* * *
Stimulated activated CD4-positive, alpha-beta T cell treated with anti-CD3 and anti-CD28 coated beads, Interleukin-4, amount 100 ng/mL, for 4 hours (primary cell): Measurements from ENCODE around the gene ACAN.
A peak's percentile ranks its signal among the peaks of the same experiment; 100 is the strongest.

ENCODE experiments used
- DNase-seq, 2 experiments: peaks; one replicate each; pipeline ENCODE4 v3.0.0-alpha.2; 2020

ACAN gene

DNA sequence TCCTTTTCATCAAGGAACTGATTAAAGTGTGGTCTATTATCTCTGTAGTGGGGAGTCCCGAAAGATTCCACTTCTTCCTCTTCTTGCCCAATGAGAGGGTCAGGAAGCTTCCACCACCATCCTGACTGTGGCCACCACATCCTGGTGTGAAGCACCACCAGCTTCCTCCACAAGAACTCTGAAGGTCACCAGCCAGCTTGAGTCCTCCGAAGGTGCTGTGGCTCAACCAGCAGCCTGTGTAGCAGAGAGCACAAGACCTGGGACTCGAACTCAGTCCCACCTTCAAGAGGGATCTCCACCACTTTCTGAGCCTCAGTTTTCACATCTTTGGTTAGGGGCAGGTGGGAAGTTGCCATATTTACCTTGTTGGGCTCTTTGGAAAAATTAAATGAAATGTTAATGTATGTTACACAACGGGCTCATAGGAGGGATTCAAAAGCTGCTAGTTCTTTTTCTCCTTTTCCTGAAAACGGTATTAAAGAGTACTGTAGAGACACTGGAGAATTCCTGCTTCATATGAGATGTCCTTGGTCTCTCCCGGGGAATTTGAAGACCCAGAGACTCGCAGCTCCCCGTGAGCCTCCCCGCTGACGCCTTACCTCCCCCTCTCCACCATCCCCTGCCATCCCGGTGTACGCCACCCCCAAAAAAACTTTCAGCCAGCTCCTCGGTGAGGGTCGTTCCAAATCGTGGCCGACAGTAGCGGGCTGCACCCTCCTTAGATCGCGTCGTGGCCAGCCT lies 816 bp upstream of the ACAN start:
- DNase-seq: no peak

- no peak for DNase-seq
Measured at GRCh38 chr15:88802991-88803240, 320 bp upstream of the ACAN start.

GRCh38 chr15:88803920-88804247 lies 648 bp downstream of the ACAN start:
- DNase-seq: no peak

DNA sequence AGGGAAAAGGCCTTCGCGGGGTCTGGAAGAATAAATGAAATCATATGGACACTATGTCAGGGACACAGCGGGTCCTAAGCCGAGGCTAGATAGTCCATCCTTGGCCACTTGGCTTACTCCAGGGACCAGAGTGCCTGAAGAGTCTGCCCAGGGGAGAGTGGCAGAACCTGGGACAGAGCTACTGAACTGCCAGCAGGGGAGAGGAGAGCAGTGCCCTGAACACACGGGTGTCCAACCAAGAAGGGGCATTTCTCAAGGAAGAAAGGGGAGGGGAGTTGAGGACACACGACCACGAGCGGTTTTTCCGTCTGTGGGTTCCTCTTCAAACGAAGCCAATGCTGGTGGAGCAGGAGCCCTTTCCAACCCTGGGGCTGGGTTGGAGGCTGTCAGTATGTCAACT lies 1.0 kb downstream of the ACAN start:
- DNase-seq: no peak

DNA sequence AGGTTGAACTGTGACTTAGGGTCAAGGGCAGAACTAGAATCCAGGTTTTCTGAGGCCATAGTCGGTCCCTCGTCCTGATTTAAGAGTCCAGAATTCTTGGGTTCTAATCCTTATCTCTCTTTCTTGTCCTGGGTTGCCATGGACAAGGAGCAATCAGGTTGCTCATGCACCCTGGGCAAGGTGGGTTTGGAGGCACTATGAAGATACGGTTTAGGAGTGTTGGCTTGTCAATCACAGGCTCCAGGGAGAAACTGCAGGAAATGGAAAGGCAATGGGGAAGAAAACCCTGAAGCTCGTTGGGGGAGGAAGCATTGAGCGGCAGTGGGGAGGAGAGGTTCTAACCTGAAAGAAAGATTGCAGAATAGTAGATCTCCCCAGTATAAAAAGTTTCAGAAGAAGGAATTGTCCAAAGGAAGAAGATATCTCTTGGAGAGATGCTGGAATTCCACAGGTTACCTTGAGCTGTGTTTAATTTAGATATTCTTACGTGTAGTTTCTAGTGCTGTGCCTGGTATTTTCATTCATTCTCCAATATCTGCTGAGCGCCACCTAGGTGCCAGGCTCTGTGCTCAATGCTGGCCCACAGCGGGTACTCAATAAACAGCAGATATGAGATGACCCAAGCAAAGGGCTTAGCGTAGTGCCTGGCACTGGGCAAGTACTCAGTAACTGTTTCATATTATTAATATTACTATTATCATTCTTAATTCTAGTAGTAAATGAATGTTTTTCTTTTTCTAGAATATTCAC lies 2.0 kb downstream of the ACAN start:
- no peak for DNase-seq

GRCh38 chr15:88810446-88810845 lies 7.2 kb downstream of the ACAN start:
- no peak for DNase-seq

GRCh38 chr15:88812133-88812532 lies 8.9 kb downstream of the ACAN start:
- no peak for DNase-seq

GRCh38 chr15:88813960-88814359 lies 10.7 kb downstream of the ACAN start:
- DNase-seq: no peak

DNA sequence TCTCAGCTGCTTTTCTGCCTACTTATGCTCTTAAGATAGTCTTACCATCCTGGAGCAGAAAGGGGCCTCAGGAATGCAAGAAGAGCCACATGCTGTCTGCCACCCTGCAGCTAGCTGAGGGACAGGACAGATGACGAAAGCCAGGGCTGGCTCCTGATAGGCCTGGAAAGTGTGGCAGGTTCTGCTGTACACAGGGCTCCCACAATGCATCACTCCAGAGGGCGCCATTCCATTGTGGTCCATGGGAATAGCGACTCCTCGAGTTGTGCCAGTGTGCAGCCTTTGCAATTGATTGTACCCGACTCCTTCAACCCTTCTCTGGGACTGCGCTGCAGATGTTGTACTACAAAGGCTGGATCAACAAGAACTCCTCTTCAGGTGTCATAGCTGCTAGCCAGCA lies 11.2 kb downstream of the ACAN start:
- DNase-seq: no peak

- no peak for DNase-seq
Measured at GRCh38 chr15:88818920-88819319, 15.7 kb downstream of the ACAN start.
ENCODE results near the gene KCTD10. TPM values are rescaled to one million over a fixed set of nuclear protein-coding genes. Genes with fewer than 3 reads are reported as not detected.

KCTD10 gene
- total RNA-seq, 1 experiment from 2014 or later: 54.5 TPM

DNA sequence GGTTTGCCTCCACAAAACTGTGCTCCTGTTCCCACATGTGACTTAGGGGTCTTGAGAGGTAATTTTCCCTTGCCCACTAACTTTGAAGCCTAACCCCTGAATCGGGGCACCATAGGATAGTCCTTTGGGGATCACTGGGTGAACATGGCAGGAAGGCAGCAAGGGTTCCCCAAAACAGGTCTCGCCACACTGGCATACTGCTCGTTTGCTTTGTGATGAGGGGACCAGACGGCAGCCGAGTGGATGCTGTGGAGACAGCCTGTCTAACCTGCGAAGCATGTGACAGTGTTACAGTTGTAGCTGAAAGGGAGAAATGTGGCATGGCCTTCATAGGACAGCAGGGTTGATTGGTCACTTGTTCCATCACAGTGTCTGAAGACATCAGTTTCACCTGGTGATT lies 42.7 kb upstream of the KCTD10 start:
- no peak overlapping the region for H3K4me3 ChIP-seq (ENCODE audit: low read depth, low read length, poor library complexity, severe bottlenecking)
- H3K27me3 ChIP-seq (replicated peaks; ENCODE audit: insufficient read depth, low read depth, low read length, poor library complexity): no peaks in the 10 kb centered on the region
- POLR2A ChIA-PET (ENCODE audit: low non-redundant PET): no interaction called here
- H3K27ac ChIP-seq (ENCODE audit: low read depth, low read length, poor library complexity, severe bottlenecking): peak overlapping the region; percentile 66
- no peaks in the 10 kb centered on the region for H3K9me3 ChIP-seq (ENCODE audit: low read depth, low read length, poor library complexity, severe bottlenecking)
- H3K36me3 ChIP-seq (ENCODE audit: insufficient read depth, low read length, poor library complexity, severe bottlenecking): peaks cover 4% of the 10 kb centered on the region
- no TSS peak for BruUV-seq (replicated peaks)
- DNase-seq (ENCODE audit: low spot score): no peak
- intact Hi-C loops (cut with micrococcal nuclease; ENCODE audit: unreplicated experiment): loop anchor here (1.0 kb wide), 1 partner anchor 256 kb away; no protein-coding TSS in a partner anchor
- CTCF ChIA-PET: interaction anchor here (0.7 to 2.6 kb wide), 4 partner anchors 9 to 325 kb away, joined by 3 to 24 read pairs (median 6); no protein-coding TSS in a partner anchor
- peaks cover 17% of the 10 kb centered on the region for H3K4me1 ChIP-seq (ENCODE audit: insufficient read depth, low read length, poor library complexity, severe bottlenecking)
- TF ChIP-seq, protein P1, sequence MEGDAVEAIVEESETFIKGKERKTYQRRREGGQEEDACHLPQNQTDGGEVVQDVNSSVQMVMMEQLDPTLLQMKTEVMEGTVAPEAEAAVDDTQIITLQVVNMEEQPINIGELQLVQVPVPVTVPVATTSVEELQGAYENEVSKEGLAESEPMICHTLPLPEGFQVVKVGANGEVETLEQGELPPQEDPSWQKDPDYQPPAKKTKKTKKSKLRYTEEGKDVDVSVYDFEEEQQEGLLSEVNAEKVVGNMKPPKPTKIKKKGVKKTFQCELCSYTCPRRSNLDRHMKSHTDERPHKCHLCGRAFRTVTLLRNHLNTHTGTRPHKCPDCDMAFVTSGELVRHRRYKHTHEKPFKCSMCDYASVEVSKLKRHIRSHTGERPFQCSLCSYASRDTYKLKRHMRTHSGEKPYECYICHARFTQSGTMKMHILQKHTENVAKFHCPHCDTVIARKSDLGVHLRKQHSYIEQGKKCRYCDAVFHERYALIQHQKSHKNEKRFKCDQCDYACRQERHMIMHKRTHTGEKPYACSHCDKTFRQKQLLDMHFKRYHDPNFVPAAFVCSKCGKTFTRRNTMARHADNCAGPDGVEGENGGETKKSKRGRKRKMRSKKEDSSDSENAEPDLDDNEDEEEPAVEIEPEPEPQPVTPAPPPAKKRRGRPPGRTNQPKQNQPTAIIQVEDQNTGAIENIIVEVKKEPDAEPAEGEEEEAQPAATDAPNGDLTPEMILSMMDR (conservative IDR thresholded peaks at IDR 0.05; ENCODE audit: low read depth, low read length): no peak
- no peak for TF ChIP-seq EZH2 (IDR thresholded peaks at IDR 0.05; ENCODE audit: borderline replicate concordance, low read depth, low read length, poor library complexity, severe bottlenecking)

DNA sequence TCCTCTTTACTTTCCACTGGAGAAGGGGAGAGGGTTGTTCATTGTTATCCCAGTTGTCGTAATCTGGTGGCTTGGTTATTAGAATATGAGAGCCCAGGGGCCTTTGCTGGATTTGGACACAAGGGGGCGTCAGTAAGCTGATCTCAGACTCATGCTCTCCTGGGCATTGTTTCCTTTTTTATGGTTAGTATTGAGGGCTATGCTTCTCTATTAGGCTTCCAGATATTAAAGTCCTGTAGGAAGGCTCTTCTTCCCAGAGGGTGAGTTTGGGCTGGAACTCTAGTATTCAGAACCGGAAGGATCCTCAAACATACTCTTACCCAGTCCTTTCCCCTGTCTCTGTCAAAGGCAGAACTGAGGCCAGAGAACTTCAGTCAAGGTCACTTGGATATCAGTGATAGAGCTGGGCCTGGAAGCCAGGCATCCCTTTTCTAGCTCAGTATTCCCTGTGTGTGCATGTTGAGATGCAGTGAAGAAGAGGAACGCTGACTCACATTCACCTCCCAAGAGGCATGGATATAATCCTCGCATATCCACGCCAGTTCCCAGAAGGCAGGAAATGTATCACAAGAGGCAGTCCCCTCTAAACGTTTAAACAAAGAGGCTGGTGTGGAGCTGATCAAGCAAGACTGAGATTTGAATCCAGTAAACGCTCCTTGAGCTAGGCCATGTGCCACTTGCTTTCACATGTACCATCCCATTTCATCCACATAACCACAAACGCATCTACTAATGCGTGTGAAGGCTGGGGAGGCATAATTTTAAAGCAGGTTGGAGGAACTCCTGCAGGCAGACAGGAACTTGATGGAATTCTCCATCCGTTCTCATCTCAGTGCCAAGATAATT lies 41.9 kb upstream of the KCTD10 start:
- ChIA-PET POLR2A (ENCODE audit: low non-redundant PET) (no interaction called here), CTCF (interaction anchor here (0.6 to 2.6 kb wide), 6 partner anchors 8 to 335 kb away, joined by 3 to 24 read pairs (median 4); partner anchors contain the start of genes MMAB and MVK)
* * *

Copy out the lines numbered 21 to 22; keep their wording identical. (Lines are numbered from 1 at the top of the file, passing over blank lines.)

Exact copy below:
- DNase-seq: no peak

DNA sequence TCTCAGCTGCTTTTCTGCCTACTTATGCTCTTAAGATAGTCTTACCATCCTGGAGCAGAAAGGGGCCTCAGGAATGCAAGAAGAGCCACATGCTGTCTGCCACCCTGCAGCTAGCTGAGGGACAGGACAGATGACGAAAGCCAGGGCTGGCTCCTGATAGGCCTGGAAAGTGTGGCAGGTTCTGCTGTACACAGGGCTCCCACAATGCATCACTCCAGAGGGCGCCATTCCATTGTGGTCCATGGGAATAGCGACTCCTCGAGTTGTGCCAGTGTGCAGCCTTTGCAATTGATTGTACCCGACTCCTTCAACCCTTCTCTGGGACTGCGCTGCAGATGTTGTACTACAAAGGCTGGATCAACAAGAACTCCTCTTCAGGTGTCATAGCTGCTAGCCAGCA lies 11.2 kb downstream of the ACAN start: